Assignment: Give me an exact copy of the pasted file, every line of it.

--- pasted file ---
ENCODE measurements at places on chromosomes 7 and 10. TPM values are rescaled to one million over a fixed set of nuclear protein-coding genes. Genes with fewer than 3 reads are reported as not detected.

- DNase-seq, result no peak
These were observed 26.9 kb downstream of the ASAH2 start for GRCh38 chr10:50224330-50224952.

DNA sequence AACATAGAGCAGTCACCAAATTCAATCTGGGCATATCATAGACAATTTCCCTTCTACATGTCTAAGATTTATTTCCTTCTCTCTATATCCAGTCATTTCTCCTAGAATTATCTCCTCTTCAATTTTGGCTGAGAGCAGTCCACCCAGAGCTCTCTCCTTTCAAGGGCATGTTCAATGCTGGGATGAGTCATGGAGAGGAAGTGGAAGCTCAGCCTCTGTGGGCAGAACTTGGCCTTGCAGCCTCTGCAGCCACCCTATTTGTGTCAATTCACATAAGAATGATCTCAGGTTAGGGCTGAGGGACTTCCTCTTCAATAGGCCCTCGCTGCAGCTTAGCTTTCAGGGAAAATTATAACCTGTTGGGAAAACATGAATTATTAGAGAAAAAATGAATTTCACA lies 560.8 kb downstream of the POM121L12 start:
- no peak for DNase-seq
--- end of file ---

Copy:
ENCODE measurements at places on chromosomes 7 and 10. TPM values are rescaled to one million over a fixed set of nuclear protein-coding genes. Genes with fewer than 3 reads are reported as not detected.

- DNase-seq, result no peak
These were observed 26.9 kb downstream of the ASAH2 start for GRCh38 chr10:50224330-50224952.

DNA sequence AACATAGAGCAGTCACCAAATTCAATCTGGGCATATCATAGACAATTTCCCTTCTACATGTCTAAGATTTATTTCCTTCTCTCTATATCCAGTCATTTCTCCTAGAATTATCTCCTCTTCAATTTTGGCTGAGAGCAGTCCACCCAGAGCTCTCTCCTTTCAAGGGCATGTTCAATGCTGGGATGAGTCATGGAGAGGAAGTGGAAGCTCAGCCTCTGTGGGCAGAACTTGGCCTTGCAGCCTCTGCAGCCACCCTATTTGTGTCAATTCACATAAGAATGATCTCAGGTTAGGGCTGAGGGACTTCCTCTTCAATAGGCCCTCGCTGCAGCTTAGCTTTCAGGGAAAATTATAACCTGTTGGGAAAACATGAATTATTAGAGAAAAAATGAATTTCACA lies 560.8 kb downstream of the POM121L12 start:
- no peak for DNase-seq